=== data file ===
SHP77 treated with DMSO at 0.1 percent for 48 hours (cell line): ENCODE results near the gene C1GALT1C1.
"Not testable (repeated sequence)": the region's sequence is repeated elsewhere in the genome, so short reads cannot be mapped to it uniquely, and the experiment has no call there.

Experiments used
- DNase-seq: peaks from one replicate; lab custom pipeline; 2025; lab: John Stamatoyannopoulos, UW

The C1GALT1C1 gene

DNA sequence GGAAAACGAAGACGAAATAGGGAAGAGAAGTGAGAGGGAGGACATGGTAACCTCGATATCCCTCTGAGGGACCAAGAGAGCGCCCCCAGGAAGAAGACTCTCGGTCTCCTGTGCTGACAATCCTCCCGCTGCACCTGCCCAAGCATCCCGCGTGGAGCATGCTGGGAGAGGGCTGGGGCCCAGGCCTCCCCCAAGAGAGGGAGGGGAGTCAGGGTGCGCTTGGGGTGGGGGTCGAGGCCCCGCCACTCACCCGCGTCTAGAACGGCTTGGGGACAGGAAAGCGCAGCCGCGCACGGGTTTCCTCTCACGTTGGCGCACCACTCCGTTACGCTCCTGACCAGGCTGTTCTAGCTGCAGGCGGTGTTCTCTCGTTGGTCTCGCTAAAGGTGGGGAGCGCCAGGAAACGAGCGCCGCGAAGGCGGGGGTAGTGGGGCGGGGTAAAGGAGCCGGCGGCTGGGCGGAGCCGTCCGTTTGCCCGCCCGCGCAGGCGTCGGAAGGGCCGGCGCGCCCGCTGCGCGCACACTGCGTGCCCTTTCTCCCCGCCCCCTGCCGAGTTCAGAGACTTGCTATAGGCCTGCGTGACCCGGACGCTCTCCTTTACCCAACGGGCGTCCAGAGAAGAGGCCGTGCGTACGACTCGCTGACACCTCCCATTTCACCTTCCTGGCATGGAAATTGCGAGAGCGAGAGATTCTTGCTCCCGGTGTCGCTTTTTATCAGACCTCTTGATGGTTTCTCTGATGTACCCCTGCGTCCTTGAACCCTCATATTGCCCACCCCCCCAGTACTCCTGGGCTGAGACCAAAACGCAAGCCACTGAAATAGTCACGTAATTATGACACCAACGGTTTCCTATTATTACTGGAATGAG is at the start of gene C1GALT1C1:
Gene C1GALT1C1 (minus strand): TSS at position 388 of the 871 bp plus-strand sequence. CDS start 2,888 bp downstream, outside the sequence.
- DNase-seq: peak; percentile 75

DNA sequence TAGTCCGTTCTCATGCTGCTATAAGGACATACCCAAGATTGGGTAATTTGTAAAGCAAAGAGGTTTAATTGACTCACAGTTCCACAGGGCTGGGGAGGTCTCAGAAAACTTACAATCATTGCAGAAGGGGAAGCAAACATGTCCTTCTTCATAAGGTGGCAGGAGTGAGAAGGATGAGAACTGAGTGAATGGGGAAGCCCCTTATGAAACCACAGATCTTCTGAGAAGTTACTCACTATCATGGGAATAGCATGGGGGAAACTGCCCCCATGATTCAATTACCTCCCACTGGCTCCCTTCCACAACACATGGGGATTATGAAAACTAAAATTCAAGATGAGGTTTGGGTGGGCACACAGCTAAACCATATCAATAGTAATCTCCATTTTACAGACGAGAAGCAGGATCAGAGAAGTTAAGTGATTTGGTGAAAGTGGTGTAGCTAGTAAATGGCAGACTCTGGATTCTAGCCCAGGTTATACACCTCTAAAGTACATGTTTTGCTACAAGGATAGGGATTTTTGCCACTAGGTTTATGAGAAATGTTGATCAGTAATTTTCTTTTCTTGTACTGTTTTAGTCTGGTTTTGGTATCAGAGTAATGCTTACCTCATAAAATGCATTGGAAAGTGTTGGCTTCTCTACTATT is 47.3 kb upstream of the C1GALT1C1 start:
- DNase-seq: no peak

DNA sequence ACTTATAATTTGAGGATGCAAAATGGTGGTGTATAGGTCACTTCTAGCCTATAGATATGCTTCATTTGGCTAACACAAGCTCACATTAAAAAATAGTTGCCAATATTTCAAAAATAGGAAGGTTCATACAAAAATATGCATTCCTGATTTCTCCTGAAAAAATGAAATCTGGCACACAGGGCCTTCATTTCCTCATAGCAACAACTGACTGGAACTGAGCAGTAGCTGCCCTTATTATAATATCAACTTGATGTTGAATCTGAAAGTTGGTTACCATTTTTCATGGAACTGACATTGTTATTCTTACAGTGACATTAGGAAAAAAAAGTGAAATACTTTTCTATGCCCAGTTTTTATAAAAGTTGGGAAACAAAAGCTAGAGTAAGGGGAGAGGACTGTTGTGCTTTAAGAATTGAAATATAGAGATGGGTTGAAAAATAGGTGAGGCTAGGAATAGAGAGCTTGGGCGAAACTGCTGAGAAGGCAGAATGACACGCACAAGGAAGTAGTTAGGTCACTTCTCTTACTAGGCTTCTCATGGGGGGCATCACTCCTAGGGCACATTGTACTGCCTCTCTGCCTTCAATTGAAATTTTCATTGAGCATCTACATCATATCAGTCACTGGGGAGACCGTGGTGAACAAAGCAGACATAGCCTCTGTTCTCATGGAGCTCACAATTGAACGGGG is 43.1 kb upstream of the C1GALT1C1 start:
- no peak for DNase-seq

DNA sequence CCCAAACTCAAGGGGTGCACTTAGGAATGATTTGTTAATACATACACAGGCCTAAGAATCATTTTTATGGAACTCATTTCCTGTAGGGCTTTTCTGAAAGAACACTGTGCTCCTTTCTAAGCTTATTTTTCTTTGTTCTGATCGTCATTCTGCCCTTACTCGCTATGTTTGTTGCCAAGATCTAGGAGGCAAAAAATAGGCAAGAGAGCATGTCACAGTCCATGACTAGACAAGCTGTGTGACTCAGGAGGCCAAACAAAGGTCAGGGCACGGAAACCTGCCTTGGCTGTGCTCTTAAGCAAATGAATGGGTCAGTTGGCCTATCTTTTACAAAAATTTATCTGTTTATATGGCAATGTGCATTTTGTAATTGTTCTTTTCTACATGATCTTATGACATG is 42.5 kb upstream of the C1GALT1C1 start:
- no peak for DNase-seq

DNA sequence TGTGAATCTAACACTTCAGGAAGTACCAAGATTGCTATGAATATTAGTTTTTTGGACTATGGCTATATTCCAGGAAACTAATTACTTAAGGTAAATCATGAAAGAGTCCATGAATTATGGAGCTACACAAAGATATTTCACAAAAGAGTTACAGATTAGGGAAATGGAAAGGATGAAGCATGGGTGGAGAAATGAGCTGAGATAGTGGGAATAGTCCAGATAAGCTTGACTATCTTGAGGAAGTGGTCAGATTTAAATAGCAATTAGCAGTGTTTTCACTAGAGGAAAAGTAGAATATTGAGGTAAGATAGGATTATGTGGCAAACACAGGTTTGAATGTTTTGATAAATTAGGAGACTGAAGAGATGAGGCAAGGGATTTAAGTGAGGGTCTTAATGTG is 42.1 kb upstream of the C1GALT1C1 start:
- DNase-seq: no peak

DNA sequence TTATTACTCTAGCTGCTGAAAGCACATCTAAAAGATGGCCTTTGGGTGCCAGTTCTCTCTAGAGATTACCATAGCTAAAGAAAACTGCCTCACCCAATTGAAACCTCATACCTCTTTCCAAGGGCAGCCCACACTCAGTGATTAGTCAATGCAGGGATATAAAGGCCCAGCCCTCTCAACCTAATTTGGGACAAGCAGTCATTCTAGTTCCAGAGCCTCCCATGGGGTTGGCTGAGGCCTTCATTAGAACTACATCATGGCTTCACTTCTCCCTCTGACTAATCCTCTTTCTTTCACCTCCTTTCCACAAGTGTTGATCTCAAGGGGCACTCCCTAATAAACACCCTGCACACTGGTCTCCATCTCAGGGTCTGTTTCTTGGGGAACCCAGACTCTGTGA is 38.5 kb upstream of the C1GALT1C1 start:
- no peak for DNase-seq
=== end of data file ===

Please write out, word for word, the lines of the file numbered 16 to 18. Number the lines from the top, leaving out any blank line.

- DNase-seq: no peak

DNA sequence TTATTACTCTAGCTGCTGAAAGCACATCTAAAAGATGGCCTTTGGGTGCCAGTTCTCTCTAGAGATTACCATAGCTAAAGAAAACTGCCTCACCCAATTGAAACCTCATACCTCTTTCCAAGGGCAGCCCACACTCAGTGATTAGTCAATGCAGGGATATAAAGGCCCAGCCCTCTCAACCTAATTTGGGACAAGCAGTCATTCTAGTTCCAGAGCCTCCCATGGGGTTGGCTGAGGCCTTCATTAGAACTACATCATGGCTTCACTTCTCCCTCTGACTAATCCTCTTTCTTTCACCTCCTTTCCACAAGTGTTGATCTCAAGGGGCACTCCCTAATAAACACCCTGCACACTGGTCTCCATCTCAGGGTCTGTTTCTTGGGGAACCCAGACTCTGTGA is 38.5 kb upstream of the C1GALT1C1 start:
- no peak for DNase-seq